This can happen if the fudge is not cooked to a high enough temperature. I have had inaccurate candy thermometers before so I know this can be frustrating when you follow directions to a T. Or, the fudge may have been beaten or stirred for too long. To fix it, scrape the fudge back into a saucepan and add about 1 cup of water. (Anywhere from 1 cup to 1 1/2 cups depending on the recipe you used.) Gently stir the fudge until it reaches 234°. Water can decrease the intensity of flavor, so feel free to add some shaved chocolate over the fudge once it is poured into the prepared baking dish or (with this recipe) top with Reese’s peanut butter cups or another candy. After it reaches the proper temperature, pour it into your prepared pan and follow the directions for cooling. The fudge should be set properly. 

Tips for Perfect Fudge

Make sure your candy thermometer is working properly. You can do this by boiling water and making sure the thermometer reaches 212°F. 

Consider stirring less or not stirring at all while the fudge is bubbling and heating. 

Take your time! Fudge can be super easy or test your patience. 🙂 If it seems to be taking forever to heat to the appropriate temperature don’t give up. It will get there!

Piece of Chocolate Peanut Butter Fudge bit into

How do you store Fudge?

If you are planning on eating it within 2 weeks, you can store the fudge in an airtight container. I like to cut it into pieces and separate the pieces with parchment or wax paper. You can also store fudge in the refrigerator for a few weeks. Again, an airtight container with individual pieces is best. If you need longer storage, like months, the freezer is the best option. I like to tightly wrap the fudge with plastic wrap and then place it in an airtight container or freezer-safe plastic bag. Be sure to write the date on it!

More Fudge Recipes

5 from 3 votes

Chocolate Peanut Butter Fudge

Prep Time 10 mins
Cool 2 hrs
Total Time 2 hrs 10 mins
Chocolate Peanut Butter Fudge Recipe is a no-fail fudge that is loaded with that perfect combination of peanut butter and chocolate.


  • 3 cups (600 g) granulated sugar
  • ¾ cups (170 g) butter
  • cups (168 g) evaporated milk
  • 1 package (12 ounces) semisweet chocolate chips
  • 1 jar (7 ounces) marshmallow fluff
  • 1 teaspoon vanilla extract
  • 1 cup peanut butter
  • 1 cup (125 g) confectioners' sugar
  • ½ cup (113 g / 1 stick) butter, melted


  • Line a 9×13 inch pan with parchment paper.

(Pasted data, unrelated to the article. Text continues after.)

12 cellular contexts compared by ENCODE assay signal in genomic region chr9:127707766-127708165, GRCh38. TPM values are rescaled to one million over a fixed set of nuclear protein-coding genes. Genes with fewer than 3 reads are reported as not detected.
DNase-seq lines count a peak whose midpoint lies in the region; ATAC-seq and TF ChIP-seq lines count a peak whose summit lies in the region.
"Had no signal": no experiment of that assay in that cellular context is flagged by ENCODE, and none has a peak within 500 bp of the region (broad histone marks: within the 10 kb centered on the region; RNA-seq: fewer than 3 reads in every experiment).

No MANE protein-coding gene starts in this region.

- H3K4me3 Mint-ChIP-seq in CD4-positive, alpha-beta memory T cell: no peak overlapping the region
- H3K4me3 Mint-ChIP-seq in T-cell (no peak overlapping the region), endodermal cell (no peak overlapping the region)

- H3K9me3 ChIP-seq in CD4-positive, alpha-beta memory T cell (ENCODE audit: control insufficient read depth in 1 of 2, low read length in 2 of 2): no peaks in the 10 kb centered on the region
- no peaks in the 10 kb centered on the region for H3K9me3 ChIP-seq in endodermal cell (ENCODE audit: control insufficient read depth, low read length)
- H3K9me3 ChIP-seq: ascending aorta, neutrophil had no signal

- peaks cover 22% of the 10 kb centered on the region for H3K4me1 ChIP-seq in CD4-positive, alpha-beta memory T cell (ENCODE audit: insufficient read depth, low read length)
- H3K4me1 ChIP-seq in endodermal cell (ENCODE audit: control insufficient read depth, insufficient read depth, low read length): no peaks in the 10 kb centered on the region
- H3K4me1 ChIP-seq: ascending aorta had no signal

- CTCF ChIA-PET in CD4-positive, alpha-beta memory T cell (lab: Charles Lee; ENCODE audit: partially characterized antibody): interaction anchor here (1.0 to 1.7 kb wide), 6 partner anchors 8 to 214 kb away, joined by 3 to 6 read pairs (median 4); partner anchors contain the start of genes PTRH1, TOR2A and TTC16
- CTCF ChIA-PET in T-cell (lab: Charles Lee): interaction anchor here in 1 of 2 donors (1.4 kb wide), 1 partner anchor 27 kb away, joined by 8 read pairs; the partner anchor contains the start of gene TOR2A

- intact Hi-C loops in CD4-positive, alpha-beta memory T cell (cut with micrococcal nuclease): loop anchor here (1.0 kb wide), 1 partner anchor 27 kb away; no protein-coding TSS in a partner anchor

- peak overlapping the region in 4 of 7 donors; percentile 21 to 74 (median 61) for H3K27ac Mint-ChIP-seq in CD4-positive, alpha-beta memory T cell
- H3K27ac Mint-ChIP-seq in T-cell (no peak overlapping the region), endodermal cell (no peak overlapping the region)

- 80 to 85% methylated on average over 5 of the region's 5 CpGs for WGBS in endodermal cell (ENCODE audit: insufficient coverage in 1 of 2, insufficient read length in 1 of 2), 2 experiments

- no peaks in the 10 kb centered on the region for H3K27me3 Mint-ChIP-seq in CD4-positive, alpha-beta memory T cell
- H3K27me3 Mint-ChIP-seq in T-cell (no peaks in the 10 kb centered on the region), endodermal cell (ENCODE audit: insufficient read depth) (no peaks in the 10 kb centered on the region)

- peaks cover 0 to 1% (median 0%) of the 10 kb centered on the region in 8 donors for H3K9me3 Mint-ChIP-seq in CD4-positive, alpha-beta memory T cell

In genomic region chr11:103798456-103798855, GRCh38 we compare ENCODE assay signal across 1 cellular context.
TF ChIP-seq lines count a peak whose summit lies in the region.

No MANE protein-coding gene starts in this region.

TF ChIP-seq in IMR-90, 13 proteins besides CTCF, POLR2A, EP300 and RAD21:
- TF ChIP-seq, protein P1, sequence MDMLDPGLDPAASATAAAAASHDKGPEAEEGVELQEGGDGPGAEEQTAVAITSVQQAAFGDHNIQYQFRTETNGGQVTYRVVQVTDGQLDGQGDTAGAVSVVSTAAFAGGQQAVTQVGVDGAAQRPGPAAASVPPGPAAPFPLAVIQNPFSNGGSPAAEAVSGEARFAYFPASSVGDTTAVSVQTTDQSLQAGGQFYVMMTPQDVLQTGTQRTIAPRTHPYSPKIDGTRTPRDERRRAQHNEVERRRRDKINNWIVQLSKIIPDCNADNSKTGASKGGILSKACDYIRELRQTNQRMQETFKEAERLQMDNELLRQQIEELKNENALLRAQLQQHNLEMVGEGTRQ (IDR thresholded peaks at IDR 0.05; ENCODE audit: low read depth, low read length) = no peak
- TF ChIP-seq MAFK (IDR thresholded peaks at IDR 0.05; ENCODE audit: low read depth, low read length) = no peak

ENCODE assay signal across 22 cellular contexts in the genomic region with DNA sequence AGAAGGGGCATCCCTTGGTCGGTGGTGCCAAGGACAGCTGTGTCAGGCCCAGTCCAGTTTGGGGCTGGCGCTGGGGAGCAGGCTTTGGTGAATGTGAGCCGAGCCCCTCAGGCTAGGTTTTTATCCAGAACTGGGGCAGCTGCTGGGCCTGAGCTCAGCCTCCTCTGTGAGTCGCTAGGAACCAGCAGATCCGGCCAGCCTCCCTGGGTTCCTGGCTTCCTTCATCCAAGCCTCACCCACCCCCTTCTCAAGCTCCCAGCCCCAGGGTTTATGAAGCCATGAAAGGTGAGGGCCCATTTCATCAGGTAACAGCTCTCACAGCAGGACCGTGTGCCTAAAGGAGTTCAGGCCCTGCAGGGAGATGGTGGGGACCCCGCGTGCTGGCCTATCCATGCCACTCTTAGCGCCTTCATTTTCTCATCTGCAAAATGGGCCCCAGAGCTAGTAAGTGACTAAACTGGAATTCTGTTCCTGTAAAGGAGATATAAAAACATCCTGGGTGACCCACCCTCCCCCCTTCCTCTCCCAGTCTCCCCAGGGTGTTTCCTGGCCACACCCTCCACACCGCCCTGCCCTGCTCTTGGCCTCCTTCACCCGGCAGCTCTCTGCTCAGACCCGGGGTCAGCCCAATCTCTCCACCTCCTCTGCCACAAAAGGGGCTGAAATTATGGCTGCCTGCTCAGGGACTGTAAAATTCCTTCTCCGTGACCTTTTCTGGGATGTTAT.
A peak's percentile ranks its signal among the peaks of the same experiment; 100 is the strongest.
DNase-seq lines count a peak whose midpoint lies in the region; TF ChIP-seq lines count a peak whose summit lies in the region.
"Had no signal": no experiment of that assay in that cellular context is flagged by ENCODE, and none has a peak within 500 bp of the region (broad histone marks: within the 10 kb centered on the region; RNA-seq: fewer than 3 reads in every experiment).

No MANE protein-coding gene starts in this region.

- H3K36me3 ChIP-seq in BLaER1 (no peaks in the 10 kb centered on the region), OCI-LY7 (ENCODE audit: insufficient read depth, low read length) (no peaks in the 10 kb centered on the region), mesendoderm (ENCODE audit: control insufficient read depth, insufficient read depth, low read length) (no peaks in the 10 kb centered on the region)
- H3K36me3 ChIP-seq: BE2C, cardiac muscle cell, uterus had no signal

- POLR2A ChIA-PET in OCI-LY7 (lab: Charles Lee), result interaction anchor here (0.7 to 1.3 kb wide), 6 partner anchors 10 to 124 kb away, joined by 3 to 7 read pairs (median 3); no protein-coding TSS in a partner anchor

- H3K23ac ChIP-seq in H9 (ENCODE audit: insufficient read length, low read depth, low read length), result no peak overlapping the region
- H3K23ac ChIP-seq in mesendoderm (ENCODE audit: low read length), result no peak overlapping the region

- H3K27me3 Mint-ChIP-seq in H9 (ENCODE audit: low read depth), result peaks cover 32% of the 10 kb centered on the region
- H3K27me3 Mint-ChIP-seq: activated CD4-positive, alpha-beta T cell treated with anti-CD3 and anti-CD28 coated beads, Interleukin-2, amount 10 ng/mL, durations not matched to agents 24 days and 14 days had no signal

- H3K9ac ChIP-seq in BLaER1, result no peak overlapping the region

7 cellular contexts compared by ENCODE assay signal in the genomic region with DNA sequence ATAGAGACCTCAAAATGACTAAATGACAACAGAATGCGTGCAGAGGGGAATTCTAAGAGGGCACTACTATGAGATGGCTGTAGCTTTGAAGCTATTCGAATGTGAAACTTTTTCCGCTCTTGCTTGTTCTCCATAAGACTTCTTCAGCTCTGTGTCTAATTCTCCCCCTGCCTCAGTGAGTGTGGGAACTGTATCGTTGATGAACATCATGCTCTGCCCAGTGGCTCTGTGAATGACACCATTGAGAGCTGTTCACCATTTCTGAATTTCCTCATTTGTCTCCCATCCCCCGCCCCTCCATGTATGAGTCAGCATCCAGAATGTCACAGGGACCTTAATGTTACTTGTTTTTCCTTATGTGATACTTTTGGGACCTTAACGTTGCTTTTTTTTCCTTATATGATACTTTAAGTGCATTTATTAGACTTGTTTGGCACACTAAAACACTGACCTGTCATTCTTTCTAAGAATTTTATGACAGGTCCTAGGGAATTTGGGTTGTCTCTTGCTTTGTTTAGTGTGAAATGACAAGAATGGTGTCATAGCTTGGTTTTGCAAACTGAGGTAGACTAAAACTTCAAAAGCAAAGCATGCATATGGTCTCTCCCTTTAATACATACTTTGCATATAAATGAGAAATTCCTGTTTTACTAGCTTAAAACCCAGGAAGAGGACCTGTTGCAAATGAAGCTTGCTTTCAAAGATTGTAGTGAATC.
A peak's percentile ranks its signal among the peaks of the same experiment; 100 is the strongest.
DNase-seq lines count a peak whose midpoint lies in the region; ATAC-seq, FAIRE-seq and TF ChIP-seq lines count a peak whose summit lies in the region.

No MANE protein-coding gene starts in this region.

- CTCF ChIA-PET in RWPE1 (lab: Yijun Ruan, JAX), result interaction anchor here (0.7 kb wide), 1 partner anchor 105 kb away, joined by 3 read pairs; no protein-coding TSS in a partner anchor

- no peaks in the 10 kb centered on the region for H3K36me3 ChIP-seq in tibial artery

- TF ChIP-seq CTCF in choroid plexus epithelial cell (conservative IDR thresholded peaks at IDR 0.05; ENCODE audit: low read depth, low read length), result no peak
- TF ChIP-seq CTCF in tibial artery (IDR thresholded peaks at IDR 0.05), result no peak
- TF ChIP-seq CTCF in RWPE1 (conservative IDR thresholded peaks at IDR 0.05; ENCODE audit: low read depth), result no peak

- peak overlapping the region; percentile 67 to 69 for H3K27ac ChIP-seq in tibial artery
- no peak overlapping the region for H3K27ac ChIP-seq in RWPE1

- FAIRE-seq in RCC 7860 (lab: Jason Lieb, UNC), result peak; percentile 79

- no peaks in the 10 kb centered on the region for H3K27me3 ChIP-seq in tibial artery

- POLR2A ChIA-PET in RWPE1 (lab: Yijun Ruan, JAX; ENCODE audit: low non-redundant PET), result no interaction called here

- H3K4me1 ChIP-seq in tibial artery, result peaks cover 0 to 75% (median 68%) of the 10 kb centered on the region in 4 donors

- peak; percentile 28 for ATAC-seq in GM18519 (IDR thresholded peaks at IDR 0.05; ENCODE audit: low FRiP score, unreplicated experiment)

• In a large saucepan, over medium heat, mix sugar, butter, and evaporated milk.
  • Bring mixture to a boil, leave on heat until the mixture registers 234°F on a candy thermometer (about 5 minutes), stirring constantly.
  • Remove from heat and stir in chocolate chips until melted and thoroughly combined.
  • Beat in marshmallow fluff and vanilla extract.
  • In a separate bowl, combine the peanut butter, confectioners' sugar, and melted butter.
  • Swirl the peanut butter mixture into the fudge.
  • Transfer fudge to the prepared pan and let it cool about 2 hours before cutting.

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Meet Amanda Rettke

Amanda Rettke is the creator of I Am Baker, and the bestselling author of Surprise Inside Cakes: Amazing Cakes for Every Occasion – With a Little Something Extra Inside.Over the course of her 15+ year blogging adventure, she has been featured in and collaborated with the Food Network, New York Times, LA Times, Country Living Magazine, People Magazine, Epicurious, Brides, Romantic Homes, life:beautiful, Publishers Weekly, The Daily Mail, Star Tribune, The Globe and Mail, DailyCandy, YumSugar, The Knot, The Kitchn, and Parade, to name a few.

Reader Comments

  1. If you don’t have a candy thermometer, just use a glass of ice cold water and periodically check your mixture by dropping a small amount in. If it forms a soft ball, you’re at soft ball stage, ~234 F, which is the goal for fudge.

  2. Is the peanut butter mix supposed to be runny?? I tried making this and it was super runny and that part didn’t want to set up. I did accidentally overcook the fudge part. So the whole thing was a fail BUT it all still tasted really good! Just want to make sure about the peanut butter part before I try making it again. Thanks for sharing the recipe!

  3. Fudge did not set up. The peanut butter part was runny and had an unappetizing greasy appearance on top of the fudge..

    1. Hi Novice Baker! (Amy) There is an entire section in the post about what to do should that happen. I troubleshoot any issues and walk you through how to fix them. Hope that helps!